I used to buy into the concept that we either still buy into or are changing our opinions of. The concept of a retirement plan, at least when I learned tax, for the self-employed was to sock as much money away into these plans during your income-earning years when your tax bracket is higher. And then when it comes time to retire, you take the money out of retirement, and your income tax bracket is lower.
However, after all of those years, laws have changed, and we now have plenty of retirement plans.
The Roth IRA was introduced, which made withdrawals tax free. In the beginning a Roth had certain adjusted gross income (AGI) limitations. What followed was an evolution with Roths for those who were self-employed. You could open either a Solo 401(k) or a Safe Harbor 401(k). These plans allow for the best of both worlds. You could, through salary deferrals, put the maximum amount into the Roth portion of the 401(k), and then match your salary by 25 percent, which is deductible to the company. The contribution limit between the Roth salary deferral and 25 percent match, though, could only be $54,000.
Then we invented backdoor Roths, in which a person would open a new IRA account, make a non-deductible contribution to a traditional IRA and then convert it to a Roth the following day. The result of this transaction was tax free.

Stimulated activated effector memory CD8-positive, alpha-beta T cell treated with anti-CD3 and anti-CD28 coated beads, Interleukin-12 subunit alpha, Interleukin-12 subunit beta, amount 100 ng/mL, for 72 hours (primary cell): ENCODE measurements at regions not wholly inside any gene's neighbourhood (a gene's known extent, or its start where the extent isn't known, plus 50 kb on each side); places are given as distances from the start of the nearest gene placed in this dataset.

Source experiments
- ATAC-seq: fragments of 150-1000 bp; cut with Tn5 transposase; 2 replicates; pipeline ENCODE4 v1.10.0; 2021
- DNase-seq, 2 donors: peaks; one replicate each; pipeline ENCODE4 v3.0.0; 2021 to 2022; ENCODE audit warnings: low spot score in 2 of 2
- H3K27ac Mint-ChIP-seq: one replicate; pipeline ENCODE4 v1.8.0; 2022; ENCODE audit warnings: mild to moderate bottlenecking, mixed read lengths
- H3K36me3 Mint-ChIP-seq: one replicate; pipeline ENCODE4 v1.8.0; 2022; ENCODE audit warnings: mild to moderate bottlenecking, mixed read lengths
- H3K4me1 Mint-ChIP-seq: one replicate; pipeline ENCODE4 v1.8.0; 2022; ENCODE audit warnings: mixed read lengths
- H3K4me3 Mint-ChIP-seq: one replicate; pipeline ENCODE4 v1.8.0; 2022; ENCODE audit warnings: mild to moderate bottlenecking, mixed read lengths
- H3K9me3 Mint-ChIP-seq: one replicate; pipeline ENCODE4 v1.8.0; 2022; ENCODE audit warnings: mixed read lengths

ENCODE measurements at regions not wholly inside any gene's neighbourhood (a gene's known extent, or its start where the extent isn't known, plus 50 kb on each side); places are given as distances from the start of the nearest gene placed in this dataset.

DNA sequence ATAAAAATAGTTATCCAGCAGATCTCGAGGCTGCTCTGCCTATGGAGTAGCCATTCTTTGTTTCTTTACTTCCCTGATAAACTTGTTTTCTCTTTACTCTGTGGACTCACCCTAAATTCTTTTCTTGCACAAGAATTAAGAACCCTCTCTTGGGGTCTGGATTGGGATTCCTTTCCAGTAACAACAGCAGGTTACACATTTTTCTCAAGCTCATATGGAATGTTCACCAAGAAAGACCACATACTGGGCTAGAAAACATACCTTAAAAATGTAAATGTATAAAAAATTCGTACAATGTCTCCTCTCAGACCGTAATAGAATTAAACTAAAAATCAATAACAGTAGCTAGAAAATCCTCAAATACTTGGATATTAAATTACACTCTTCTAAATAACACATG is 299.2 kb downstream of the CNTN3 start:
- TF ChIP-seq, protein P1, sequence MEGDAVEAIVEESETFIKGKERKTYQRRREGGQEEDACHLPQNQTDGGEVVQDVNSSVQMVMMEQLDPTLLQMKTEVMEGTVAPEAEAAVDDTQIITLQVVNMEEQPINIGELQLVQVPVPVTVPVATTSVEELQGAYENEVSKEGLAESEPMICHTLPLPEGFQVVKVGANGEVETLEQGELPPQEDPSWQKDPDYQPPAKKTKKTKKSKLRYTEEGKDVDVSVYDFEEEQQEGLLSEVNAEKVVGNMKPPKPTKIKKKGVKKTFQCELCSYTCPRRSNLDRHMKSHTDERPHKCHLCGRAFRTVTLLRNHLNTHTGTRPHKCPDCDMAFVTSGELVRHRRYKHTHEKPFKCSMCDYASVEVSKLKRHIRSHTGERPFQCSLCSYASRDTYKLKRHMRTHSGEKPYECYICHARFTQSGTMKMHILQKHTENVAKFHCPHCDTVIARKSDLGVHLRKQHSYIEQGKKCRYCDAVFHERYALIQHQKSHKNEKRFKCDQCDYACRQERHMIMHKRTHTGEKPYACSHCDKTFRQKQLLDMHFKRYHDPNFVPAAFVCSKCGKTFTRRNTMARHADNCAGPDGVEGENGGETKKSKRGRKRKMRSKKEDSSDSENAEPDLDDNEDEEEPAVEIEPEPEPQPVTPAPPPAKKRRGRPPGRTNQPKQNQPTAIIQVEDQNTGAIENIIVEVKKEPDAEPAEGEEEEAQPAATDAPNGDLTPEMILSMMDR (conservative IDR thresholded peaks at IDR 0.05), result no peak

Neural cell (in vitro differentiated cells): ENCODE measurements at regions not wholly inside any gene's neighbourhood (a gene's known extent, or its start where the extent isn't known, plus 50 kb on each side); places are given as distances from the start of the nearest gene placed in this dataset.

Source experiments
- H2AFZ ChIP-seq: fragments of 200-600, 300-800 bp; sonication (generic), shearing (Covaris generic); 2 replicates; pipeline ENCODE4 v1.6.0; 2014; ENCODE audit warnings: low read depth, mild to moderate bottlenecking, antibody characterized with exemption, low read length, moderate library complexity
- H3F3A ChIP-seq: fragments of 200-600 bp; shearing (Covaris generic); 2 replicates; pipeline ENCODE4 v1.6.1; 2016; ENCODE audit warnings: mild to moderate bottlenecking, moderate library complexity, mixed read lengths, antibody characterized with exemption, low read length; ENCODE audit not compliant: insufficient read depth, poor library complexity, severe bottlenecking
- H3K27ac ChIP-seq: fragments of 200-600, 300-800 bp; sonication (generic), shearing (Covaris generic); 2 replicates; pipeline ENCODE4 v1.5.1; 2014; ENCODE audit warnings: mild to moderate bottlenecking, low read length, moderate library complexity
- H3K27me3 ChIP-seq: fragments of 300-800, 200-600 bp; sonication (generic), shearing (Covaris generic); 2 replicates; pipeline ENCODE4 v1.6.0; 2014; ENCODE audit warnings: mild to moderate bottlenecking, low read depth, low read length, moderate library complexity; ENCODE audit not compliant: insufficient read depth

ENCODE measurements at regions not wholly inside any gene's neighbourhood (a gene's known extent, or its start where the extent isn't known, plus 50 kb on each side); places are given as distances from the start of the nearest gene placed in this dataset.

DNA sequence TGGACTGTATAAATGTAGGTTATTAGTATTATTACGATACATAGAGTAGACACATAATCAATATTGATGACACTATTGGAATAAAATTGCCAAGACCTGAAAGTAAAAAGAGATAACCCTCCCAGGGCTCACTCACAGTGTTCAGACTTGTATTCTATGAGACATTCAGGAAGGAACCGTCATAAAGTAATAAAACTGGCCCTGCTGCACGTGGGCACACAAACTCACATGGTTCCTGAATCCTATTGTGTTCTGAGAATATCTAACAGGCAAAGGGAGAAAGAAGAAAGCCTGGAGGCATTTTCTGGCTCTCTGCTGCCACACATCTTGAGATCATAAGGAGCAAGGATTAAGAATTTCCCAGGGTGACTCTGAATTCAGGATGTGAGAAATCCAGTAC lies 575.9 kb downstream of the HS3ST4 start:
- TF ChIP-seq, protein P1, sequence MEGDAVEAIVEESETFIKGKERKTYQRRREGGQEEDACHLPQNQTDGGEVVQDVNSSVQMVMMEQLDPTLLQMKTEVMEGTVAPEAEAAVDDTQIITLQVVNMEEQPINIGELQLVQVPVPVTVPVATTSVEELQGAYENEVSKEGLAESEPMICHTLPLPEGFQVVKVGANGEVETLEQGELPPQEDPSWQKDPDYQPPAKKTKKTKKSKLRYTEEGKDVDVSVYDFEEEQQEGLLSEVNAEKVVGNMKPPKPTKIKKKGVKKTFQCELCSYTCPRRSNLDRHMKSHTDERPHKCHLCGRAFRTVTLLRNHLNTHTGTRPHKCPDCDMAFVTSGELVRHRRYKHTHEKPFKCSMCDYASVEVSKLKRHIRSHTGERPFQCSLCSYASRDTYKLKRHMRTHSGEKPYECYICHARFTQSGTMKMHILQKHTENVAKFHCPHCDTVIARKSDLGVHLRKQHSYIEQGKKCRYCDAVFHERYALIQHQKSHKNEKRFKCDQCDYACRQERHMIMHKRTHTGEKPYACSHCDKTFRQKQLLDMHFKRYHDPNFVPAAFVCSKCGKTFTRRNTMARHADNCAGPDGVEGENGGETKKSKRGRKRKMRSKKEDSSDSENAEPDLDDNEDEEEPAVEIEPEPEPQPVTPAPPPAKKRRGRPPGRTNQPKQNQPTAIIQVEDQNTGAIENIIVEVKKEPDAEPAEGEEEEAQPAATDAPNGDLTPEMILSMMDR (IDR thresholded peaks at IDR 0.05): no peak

To access all of the content on our site, register (it's free!) or login to your existing account.
BONUS: If you register now you can opt to receive a digital copy of "Transform" , Richard Francis' new book for growing firms when it's available on March 30th.
About Craig W. Smalley, EA
Craig W. Smalley, MST, EA, has been in practice since 1994. He has been admitted to practice before the IRS as an enrolled agent and has a master's in taxation. He is well-versed in US tax law and US Tax Court cases. He specializes in taxation, entity structuring and restructuring, corporations, partnerships, and individual taxation, as well as representation before the IRS regarding negotiations, audits, and appeals. In his many years of practice, he has been exposed to a variety of businesses and has an excellent knowledge of most industries. He is the CEO and co-founder of CWSEAPA PLLC and Tax Crisis Center LLC; both business have locations in Florida, Delaware, and Nevada. Craig is the current Google small business accounting advisor for the Google Small Business Community. He is a contributor to AccountingWEB and Accounting Today, and has had 12 books published on various topics in taxation. His articles have also been featured in the Chicago Tribune, New York Times, Yahoo Finance, Nasdaq, and several other newspapers, periodicals, and magazines. He has been interviewed and been a featured guest on many radio shows and podcasts. Finally, he is the co-host of Tax Avoidance is Legal, which is a nationally broadcast weekly Internet radio show.